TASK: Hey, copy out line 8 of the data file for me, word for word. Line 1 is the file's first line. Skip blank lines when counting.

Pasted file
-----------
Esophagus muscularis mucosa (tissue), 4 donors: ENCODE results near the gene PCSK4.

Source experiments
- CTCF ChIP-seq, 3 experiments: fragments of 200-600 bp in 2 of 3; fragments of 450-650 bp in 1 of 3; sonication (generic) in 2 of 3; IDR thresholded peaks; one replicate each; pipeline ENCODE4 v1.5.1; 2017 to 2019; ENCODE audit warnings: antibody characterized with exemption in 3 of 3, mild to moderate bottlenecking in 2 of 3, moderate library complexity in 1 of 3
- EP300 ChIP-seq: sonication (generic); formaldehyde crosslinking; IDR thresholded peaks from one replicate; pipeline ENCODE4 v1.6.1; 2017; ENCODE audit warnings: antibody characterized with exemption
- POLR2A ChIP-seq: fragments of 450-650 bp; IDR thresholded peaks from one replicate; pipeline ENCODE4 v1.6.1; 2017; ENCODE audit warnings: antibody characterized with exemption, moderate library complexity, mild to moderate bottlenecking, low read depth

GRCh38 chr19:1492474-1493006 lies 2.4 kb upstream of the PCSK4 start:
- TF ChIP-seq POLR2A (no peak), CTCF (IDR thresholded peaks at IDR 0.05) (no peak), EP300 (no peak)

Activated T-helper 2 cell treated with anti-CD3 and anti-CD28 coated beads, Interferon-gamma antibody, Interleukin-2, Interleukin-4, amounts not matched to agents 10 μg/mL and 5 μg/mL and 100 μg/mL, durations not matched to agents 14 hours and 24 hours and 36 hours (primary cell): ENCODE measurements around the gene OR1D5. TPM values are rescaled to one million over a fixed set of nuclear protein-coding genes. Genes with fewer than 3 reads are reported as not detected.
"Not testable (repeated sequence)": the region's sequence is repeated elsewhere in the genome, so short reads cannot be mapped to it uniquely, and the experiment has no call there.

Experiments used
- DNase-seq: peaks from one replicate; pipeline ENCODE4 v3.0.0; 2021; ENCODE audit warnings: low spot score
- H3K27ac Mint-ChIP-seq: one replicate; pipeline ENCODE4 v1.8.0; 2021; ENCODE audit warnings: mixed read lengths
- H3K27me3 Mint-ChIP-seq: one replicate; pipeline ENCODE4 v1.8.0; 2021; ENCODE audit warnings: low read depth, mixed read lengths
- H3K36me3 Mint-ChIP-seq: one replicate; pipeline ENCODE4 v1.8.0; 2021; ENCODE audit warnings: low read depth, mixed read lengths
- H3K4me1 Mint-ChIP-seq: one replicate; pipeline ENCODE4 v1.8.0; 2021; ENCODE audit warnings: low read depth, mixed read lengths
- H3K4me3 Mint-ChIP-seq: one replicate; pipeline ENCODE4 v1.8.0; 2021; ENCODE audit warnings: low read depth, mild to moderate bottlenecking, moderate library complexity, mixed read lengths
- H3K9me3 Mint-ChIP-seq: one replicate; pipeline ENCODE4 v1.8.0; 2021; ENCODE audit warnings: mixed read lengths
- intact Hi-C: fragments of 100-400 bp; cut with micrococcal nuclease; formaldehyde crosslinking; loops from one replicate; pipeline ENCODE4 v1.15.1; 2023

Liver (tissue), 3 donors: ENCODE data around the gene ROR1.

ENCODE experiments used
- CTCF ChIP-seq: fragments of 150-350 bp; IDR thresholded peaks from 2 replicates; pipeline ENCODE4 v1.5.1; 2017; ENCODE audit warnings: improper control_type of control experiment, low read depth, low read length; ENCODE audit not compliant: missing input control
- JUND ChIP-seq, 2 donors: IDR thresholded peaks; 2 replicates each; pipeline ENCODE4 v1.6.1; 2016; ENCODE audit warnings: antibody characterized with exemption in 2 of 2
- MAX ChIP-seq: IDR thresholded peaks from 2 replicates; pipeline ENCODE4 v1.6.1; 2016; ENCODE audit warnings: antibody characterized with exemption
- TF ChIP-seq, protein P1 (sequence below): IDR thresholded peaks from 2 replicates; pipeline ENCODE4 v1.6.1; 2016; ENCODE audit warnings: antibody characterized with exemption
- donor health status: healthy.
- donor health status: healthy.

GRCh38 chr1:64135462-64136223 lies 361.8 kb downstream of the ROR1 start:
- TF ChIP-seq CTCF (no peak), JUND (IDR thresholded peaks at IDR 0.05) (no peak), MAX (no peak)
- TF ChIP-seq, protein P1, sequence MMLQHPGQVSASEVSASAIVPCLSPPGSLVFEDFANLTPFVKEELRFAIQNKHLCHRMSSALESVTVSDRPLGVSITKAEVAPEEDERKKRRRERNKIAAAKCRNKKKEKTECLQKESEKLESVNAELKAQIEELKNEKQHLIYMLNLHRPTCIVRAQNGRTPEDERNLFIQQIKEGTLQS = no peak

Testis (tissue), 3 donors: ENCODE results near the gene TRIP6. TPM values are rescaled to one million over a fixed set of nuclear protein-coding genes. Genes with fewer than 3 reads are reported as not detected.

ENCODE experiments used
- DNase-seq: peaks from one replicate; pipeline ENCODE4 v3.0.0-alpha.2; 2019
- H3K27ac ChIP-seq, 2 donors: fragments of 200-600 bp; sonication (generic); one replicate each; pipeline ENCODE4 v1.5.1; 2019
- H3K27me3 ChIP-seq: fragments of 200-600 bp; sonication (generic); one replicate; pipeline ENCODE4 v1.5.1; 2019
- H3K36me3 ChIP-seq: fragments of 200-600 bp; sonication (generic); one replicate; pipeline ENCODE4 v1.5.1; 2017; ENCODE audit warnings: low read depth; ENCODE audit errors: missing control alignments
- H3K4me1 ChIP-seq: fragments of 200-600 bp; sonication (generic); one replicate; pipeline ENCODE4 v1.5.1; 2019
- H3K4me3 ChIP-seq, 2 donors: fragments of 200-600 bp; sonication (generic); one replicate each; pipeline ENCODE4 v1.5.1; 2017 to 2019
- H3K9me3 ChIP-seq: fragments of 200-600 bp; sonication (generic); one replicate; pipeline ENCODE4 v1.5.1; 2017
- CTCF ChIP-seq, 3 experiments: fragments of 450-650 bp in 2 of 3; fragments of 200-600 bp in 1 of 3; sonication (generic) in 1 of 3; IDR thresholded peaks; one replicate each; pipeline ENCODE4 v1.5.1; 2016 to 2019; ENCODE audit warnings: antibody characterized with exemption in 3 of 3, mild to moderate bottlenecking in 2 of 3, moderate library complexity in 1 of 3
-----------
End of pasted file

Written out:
Activated T-helper 2 cell treated with anti-CD3 and anti-CD28 coated beads, Interferon-gamma antibody, Interleukin-2, Interleukin-4, amounts not matched to agents 10 μg/mL and 5 μg/mL and 100 μg/mL, durations not matched to agents 14 hours and 24 hours and 36 hours (primary cell): ENCODE measurements around the gene OR1D5. TPM values are rescaled to one million over a fixed set of nuclear protein-coding genes. Genes with fewer than 3 reads are reported as not detected.